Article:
Alternating hemiplegia is a rare condition where a child has episodes of weakness affecting one side of the body. This weakness can affect all the muscles on the affected side, not just those in the limbs. After an episode, the weakness improves, but will recur during the next episode.
Anaemia is a very common condition where the number of red blood cells or the amount of haemoglobin in red blood cells is less than normal. Iron deficiency anaemia is a specific type of anaemia caused by a lack of the mineral iron in the body. Iron is important in the formation of haemoglobin so a reduced iron level causes a reduced haemoglobin level in the blood.
Anal fissures are tiny tears in the skin around the anus and can be painful. They usually develop as a side effect of constipation. Constipation is the condition where a person passes faeces (poo) less frequently than usual and the poo is harder, drier and painful to pass.
An anorectal anomaly is a disorder affecting the anus and the rectum, the last part of the digestive system.This page explains about anorectal anomaly, how it can be treated and what to expect when a child comes to Great Ormond Street Hospital (GOSH).
Anorexia nervosa is an eating disorder. It is most common in teenagers and young adults, although it can occur in children as young as seven or eight years old as well as adults of all ages. Around 90 per cent of young people diagnosed with anorexia nervosa are female, however it also affects males.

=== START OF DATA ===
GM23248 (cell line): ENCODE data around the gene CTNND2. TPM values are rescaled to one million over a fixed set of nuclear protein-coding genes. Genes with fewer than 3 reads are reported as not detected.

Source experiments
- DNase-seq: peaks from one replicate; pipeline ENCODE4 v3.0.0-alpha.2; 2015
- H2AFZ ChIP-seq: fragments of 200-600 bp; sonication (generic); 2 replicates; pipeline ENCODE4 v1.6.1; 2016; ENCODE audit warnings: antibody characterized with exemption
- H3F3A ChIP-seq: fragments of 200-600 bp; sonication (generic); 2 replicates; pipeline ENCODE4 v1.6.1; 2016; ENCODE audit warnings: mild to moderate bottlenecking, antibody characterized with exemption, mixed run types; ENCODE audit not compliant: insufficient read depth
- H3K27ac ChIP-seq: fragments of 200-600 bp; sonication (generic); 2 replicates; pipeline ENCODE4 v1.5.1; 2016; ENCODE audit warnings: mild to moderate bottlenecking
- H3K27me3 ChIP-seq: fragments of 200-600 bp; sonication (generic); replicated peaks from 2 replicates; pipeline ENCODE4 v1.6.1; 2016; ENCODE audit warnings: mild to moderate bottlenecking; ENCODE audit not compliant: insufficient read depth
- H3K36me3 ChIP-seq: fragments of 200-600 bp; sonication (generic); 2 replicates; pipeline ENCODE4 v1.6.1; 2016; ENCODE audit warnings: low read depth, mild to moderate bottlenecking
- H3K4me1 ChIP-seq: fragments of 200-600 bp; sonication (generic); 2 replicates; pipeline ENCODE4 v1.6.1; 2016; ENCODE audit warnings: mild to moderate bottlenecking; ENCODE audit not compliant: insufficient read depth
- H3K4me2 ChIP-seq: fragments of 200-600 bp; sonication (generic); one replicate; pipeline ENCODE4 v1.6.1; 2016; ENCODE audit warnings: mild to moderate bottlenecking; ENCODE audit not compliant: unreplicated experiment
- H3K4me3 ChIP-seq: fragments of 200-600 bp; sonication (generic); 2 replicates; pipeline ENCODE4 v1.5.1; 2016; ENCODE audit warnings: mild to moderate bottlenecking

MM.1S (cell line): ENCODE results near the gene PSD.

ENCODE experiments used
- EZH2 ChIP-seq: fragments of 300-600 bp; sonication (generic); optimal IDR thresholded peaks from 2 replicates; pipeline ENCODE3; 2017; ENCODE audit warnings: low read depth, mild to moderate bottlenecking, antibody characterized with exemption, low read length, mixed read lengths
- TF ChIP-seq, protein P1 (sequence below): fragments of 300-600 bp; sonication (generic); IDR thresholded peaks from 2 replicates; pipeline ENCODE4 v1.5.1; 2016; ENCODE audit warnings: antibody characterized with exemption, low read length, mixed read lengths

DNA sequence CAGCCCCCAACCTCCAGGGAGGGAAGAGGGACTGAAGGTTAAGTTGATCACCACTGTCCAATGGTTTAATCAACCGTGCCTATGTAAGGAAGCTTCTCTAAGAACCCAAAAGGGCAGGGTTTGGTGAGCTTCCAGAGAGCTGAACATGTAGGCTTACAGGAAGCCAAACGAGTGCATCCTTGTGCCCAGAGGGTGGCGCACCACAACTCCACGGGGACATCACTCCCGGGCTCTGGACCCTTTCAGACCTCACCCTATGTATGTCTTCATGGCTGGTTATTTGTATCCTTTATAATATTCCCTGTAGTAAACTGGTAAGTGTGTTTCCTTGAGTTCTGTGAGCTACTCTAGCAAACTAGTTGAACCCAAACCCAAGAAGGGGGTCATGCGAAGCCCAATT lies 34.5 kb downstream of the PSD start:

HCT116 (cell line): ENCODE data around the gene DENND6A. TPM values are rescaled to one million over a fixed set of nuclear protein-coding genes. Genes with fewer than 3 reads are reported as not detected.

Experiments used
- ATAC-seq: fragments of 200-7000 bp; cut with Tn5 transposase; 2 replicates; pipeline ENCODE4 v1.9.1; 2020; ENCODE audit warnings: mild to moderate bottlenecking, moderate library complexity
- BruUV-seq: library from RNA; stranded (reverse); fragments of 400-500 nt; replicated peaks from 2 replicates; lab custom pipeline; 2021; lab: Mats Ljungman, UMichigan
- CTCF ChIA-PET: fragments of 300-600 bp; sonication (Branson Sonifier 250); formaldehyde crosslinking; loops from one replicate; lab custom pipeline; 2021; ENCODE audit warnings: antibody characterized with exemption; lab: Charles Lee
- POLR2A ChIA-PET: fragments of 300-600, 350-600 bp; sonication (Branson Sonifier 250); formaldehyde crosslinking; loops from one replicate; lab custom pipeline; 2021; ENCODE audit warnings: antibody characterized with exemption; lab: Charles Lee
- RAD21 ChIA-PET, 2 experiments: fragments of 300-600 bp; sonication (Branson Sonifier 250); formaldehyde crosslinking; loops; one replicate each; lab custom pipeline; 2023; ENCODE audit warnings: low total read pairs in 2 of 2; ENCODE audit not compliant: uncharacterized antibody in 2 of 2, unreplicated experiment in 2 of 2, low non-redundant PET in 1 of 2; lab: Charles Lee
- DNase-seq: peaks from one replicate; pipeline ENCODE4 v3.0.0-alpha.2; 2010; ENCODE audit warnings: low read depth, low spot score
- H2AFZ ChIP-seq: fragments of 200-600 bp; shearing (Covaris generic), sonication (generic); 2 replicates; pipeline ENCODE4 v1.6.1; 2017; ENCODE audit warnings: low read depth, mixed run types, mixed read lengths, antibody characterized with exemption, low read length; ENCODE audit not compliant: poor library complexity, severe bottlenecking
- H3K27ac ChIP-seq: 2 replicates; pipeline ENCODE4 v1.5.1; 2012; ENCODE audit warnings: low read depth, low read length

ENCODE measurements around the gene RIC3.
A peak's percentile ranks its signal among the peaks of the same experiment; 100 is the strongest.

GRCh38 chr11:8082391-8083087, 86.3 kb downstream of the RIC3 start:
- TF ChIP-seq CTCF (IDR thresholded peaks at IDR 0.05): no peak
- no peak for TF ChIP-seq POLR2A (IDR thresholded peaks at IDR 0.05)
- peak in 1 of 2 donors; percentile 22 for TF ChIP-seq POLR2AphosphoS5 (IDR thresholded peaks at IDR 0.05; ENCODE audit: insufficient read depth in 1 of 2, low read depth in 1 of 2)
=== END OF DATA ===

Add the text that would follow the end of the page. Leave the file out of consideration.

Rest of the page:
This page from Great Ormond Street Hospital (GOSH) explains the causes, symptoms and treatment of Antley-Bixler syndrome and where to get help. Antley-Bixler syndrome is a type of complex craniosynostosis named after the doctors who first described it.
Our Cardiorespiratory Unit regularly refers to information published by the British Heart Foundation (BHF) when explaining aortic arch obstruction to our patients and their families. More information on aortic arch obstruction can be found in their coarctation of the aorta factsheet.
Aortic regurgitation occurs when the aortic valve (linking the left ventricle to the aorta) does not close properly when the heart contracts. This means blood leaks back into the left ventricle, which then has to work harder to pump the extra blood away from the heart to the rest of the body. This can lead to the enlargement and thickening of the ventricle wall.
The aortic valve is a one-way valve between the left pumping chamber (ventricle) of the heart and the major blood vessel taking blood to the body (aorta). Aortic stenosis (AS) describes a condition where the aortic valve is smaller or tighter than it should be.
Apert syndrome is a type of complex craniosynostosis named after the doctor who first described it in the early 20th century. This information sheet from Great Ormond Street Hospital (GOSH) explains the causes, symptoms and treatment of Apert syndrome and where to get help.